Then I was accused of the no-no of telling a story from the past by someone who prefers to interrupt me quite often. Before I could get to my point, which was why are we talking about social changes we can't easily influence, when we could talk about what is happening here with this experiment.
So, how long is too long of a story? Does the word "prolonged" only apply to monologues and not to the word 'stories' that follows it? Why should I accept the censurer's standard that stories are not allowed or my story is too long? And since this was a story that was not personal or prolonged, then why is it not allowed? When does the personal become the universal? Why should I accept someone else's complaint that my story is too personal for them?
By making a little blurb, these people have said they want me to exclude myself if I don't agree with these rules. They want me to recognize their right to enforce these rules. I don't and I won't. Perhaps I should write up my own little blurb on a piece of paper that I read immediately after their little blurb? I think the absolute quality of any rule enforced during Dialogue is unfair. In fact, I care quite a bit that this rule exists in such an absolute form. A rule like this is not David Bohm style Dialogue, no matter what it's justification was to have been put in place. I'm going to continue to come to Dialogue to say that.
I was very miffed. At one point, I told the group to fuck their new rules, and stomped out and left for awhile.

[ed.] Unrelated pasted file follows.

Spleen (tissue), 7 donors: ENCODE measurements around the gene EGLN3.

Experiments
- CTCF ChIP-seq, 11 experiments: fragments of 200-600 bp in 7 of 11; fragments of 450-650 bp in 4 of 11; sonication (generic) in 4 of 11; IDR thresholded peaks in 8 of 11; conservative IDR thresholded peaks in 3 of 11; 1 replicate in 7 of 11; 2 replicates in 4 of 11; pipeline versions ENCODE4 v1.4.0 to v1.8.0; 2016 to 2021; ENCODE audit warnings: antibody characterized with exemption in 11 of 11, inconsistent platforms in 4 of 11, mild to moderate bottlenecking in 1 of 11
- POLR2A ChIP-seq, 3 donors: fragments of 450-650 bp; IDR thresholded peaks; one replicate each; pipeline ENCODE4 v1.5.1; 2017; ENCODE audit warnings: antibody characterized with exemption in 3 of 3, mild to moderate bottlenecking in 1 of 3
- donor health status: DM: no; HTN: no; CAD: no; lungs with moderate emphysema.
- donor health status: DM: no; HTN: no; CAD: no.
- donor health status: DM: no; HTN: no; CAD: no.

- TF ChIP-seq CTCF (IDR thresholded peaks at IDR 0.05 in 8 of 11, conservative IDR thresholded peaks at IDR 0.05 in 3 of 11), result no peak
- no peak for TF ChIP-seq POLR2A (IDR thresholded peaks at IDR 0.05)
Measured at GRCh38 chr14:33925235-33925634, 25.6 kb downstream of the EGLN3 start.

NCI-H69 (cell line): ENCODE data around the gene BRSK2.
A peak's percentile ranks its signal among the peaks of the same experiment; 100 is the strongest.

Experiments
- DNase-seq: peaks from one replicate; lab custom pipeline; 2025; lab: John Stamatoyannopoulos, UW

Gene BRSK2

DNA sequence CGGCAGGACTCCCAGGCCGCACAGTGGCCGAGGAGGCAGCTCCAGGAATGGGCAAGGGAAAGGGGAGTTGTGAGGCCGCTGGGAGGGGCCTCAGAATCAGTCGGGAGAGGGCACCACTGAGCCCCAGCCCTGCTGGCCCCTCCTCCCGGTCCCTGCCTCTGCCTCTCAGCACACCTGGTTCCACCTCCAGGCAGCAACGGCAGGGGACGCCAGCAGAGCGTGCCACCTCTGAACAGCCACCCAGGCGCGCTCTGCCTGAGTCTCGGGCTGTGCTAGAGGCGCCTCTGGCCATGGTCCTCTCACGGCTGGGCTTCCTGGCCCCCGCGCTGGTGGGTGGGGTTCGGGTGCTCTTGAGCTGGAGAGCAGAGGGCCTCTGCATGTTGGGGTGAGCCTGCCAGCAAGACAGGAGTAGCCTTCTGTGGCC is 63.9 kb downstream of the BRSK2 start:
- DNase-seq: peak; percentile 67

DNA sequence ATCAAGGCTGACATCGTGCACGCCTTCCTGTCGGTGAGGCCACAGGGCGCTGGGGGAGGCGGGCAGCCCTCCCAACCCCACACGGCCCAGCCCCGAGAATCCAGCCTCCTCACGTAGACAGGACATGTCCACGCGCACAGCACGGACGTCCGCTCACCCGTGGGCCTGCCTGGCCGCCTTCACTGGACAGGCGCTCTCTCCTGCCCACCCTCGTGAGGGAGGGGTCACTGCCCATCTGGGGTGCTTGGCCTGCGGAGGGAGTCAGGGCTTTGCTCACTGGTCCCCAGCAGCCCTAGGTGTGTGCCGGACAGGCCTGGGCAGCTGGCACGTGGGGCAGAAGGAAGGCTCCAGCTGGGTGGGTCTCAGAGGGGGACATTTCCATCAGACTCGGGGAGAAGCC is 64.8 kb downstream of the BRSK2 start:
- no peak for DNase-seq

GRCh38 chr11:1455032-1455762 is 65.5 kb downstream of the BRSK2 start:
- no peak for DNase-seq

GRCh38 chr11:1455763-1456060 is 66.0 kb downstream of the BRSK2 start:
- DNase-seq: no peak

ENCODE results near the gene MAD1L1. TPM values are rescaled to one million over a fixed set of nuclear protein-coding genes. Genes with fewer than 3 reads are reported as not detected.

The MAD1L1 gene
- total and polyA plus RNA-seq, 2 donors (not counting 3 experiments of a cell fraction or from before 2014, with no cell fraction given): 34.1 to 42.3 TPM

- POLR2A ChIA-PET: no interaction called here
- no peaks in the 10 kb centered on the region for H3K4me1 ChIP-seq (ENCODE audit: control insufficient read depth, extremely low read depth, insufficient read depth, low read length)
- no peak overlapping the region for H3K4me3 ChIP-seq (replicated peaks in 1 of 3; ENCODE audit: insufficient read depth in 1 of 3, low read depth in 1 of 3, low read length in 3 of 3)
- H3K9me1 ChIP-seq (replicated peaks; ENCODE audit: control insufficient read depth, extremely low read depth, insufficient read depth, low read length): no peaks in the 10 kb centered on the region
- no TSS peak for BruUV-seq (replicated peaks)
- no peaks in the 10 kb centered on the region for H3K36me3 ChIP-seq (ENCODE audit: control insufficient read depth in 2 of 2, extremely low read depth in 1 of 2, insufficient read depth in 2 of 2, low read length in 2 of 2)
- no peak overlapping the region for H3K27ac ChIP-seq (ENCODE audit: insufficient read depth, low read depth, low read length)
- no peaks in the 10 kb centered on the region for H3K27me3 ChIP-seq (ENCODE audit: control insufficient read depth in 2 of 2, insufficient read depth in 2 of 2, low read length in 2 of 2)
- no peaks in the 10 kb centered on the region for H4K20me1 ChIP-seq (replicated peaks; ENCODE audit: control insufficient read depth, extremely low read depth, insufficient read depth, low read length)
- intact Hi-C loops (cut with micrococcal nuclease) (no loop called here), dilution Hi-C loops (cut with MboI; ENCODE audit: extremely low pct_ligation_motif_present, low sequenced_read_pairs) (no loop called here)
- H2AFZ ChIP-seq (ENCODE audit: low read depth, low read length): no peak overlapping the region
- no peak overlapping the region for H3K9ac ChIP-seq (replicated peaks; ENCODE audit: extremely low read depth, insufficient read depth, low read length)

Later I came back. I got to say that since we're in control of what happens here, let's talk about that instead of some vast social commentary about human nature. How do we settle a dispute when two different groups of people want to spend dialogue time in a different way? This group starts with saying they'd like less long and personal story-telling, and it escalates in a big hurry to no stories of any type, at any time. Their reaction seemed a little like the end of a marriage, where the most tiny display of a certain sickening character flaw is cause for divorce.
We talked about this some. The verdict is still out, there didn't seem to be any concensus. One of the members screamed, "No should anything!"
Next time this blurb they have made is read - I'm going to ask, "What if I don't agree with who declares the standards of what is prolonged? So what is the socially acceptable way for me to disagree with that person's standards? To include everyone, these standards of what constitutes "prolonged" to be set wider than no stories allowed, with an expressed time limit of, say, stories under a minute or two are OK but stories over five minutes aren't, for instance. The clock stops being counted when someone else talks. If someone else asks for clarification of meaning, then the time is then applied to the time of the questioner and not the person who is clarifying.
I think we just need more people in Dialogue so a few can't determine rules because there will be enough people who always disagree. I love the chaos, but I guess many people find it irritating and want to do something to "fix" it. I'm sure we can come up with other strategies that work better to invite the participation of others and invite pauses from the people who talk easily, other than the restriction of a certain style of communicating.